Hawaiʻi’s iconic landmark, Lēʻahi (Diamond Head) overlooks Waikīkī. Papaʻenaʻena heiau once stood on its western slope, overlooking the Waikīkī coastline. It was referred to by some early writers as “Lēʻahi heiau.”
“It consisted of a mana (supernatural or divine power) house approximately 50 feet long; an oven house (hale umu); a drum house; a waiea or spiritual house; an anuʻu or tower; a lele (altar) and twelve large images. The heiau was bordered by a rectangular wooden fence approximately six to eight feet tall with an eight-foot wide base, which narrowed to three feet at its apex.” (Ireland)
It is likely that the heiau was built in 1783 by Kahekili, the mōʻī (ruler) of Maui, as part of a victory celebration following Kahekili conquest of Oʻahu.
Surfing was one of the principal attractions for Waikīkī to both the chiefs and commoners who resided there. “Here at the ‘surfing heiau’ of Papaʻenaʻena, a terraced structure … is where surfers came to offer their sacrifices in order to obtain mana and knowledge of the surf.” (Kanahele)
When surf was ‘up,’ Kahuna at Papaʻenaʻena heiau reportedly flew a kite at the heiau as a signal to the people of the wave conditions. (Kanahele)
An ancient chant tells of Papaʻenaʻena and surfing:
There at Kalahuewehe is the big surf created by Papaʻenaʻena.
Arise, of ye surf of Kalahuewehe, arise! …
The kahuna of Papaʻenaʻena flies his moon kite
To proclaim the suitability of the sea for surfing.
The eager lookout on yonder highland
Anxiously scans the skies for this signal,
And relays the good news by runners;
Farmers, woodsmen, bird catchers all,
Leave their tasks and fetching their surf boards
Hurry to the beach at Waikiki.
Soon the sea is filled with natives
Sporting in the billowy surf;
Trick riding, zigging and zagging, amidst the foam,
Shouting words of defiance against the angry surf
To topple the rider if it can …. (Kanahele)
Papaʻenaʻena heiau was also a luakini heiau; human sacrifices were made at the terraced stone structure. The heiau was probably used for sacrificial or sacred purposes for 35 years.
Some historians believe that when Kamehameha I conquered ‘Oahu in 1795 at the Battle of Nuʻuanu, Kamehameha I used Papaʻenaʻena heiau to offer a sacrifice of his slain rival, Kalanikūpule, to his war god Kūkaʻilimoku.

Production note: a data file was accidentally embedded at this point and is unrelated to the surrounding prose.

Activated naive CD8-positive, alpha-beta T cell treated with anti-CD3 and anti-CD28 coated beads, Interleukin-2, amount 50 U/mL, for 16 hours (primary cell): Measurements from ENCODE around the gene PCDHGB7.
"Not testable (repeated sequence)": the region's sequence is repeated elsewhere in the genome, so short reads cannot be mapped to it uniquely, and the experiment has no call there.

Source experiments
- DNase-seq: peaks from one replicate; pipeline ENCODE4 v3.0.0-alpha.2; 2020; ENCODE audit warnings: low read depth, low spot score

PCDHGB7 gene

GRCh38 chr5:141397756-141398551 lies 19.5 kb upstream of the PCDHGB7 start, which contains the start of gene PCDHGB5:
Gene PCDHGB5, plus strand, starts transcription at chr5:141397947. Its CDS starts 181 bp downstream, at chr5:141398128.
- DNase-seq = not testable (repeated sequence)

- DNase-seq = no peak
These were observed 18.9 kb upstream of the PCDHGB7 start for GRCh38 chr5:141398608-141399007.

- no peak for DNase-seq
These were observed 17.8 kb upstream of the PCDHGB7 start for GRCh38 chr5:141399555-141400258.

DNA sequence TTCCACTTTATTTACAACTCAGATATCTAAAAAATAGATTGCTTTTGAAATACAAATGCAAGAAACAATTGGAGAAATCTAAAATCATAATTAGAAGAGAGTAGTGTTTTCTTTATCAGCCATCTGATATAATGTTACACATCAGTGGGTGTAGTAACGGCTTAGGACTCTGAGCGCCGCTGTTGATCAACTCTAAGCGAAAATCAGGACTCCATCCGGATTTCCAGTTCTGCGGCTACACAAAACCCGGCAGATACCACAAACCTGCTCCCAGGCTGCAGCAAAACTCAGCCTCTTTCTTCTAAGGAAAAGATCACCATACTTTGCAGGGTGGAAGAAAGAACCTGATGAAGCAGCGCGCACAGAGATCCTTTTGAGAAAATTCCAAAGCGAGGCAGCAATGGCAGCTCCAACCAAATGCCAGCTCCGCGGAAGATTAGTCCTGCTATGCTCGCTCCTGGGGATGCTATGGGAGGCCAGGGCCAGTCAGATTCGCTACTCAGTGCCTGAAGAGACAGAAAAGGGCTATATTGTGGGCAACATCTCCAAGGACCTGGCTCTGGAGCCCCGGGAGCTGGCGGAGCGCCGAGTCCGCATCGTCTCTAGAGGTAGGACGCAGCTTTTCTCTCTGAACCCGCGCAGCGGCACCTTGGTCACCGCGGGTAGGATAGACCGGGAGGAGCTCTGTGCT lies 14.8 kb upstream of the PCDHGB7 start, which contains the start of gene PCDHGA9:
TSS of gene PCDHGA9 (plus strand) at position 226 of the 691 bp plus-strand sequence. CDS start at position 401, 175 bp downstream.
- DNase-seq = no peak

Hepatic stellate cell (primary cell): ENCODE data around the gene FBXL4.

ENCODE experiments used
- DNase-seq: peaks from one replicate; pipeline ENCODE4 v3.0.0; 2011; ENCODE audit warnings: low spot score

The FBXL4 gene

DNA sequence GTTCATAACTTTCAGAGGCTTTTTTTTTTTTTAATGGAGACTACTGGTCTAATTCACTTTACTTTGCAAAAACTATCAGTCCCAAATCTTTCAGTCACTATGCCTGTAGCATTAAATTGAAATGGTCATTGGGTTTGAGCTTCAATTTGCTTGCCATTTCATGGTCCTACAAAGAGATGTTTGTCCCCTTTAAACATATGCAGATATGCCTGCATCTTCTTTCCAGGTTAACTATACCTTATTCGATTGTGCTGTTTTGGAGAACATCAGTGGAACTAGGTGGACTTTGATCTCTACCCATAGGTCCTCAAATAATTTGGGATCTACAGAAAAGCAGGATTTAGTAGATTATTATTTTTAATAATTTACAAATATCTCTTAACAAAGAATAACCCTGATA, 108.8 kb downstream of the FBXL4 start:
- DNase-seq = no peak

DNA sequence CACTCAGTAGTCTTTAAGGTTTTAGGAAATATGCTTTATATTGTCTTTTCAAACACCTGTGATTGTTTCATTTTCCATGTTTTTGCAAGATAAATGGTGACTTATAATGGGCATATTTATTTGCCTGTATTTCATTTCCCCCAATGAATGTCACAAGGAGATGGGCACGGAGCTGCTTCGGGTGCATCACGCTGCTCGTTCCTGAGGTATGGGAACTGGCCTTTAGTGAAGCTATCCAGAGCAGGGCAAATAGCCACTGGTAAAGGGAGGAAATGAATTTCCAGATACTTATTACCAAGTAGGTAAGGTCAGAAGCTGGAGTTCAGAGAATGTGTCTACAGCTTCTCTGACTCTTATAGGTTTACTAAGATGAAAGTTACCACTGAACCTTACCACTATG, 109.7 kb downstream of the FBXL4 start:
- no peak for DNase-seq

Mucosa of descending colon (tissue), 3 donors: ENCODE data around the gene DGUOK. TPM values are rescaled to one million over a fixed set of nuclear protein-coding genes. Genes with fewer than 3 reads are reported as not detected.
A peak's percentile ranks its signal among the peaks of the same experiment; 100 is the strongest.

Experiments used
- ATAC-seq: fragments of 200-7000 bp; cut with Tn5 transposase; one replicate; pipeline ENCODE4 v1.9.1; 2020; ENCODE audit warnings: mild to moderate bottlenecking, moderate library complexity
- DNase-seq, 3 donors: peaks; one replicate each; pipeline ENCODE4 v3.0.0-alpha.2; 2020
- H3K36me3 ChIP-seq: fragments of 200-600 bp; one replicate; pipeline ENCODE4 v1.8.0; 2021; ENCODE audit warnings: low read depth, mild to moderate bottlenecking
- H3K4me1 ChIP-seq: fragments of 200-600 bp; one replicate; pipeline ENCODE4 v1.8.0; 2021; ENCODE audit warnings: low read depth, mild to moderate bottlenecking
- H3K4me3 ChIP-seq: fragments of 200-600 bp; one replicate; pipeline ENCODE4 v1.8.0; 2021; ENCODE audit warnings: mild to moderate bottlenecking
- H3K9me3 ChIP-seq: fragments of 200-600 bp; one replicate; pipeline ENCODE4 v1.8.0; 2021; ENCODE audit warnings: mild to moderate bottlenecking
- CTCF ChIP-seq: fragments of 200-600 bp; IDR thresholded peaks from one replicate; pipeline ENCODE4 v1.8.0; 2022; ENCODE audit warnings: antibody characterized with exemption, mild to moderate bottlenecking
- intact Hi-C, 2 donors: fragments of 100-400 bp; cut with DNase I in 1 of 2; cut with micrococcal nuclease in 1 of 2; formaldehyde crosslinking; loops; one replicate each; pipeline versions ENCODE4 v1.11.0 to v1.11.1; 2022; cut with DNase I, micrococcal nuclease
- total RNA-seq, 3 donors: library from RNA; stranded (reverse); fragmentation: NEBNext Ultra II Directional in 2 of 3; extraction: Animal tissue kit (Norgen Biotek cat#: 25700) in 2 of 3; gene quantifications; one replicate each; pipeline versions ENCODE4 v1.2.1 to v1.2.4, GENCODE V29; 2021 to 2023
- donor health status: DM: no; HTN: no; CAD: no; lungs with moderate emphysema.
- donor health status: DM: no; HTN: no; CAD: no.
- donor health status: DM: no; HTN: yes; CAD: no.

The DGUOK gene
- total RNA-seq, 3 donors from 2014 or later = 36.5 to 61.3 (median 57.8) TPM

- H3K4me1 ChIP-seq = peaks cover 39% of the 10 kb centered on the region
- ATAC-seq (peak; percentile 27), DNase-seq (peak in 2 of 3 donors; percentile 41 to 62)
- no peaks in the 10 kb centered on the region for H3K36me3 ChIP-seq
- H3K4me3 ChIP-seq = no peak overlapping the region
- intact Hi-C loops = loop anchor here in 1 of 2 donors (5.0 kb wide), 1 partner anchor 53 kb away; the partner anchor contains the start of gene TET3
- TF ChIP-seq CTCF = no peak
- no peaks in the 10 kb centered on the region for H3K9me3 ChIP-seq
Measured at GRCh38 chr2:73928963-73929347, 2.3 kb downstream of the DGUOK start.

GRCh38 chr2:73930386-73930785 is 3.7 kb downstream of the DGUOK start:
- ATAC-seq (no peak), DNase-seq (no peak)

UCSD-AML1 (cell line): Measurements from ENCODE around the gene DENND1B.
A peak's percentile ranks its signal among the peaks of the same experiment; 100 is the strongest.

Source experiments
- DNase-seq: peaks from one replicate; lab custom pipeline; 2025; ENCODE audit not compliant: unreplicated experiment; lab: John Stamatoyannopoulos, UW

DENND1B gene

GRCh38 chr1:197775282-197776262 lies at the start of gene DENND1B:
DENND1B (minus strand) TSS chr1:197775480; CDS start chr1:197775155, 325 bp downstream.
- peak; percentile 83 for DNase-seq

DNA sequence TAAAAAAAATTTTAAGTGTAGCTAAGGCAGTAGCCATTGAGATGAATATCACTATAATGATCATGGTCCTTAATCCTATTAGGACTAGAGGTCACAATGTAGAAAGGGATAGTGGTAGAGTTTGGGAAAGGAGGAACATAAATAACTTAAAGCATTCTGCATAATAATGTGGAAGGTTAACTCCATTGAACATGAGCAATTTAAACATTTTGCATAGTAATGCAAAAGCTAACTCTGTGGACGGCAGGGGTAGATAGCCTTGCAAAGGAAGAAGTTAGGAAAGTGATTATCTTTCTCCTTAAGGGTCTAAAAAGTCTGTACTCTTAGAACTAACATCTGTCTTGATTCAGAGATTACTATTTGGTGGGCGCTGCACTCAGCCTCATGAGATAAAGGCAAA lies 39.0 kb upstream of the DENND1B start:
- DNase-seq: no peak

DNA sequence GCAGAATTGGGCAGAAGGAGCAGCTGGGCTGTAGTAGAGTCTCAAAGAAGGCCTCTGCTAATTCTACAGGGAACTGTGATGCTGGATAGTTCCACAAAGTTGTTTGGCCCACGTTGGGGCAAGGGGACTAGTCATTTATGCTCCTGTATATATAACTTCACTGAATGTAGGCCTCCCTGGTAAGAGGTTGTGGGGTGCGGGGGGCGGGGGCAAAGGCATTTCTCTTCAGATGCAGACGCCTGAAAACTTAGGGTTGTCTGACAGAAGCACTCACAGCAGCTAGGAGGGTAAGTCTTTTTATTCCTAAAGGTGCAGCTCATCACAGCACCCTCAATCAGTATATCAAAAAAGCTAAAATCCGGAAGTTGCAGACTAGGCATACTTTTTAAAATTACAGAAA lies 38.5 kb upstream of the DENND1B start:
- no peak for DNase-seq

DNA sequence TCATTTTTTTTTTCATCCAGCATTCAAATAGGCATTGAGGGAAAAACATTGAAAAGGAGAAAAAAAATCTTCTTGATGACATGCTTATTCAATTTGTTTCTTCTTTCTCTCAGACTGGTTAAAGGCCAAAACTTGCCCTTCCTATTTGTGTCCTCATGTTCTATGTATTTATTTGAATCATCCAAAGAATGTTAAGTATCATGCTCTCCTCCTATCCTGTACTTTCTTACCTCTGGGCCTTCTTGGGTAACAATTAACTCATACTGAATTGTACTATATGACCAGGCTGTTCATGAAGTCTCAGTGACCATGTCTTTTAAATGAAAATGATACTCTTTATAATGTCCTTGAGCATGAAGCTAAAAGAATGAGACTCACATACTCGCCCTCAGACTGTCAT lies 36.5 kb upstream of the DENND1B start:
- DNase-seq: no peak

After Kamehameha’s troops were overcome with dysentery in 1804, that stopped his attempt to conquer Kauaʻi, Kamehameha repaired Papaʻenaʻena heiau and offered in sacrifice 400 pigs, numerous coconuts and bananas and three kapu violators.
The heiau was also used for one (possibly its last) sacrifice. Kanihonui was killed and placed on the Papaʻenaʻena alter.
Kamehameha learned that Queen Kaʻahumanu had an affair with Kanihonui. He was a handsome 19-year old. Reportedly, Kaʻahumanu had seduced the boy while she was intoxicated; in addition, the boy was the son of Kamehameha’s half-sister – and, Kamehameha and Kaʻahumanu raised him.
George W. Bates, in 1854, describes a heiau at the foot of Lēʻahi (believed to be Papaʻenaʻena) as: “Just beyond Waikiki stand the remains of an ancient heiau, or pagan temple. It is a huge structure, nearly quadrangular, and is composed merely of a heavy wall of loose lava stones, resembling the sort of inclosure commonly called a ‘cattlepen.’”
“This heiau was placed at the very foot of Diamond crater, and can be seen at some distance from the sea. Its dimensions externally are 130 by 70 feet. The walls I found to be from six to eight feet high, eight feet thick at the base, and four at the top.”
“On climbing the broken wall near the ocean, and by carefully looking over the interior, I discovered the remains of three altars located at the western extremity, and closely resembling parallelograms. I searched for the remains of human victims once immolated on these altars, but found none; for they had returned to their primitive dust, or been carried away by curious visitors.”
Later (at about 1856,) Queen Emma ordered her workers to take rocks from Papaʻenaʻena heiau to build a stone wall around her property at Waikīkī.
During the Māhele the site was transferred to the future King Lunalilo. After the king’s death, this site was sold to James Campbell, in 1883. Later, Walter F. Dillingham bought the land from Campbell.
With the help of famed Chicago architect, David Adler, the Dillinghams built a home similar to the Villa La Pietra they admired in Tuscany while on their honeymoon – they named their new home La Pietra – meaning The Gem or The Rock.
After Walter’s death, La Pietra was sold to Hawaii School for Girls, who relocated their school there (1969.) The former Papaʻenaʻena heiau site is now the home for La Pietra – Hawaii School for Girls, an independent, college preparatory school for girls, grades 6 through 12.
When Papaʻenaʻena heiau stood on Diamond Head, it overlooked what is today First Break, the beginning of Kalahuewehe, a surfing spot famous for hundreds of years.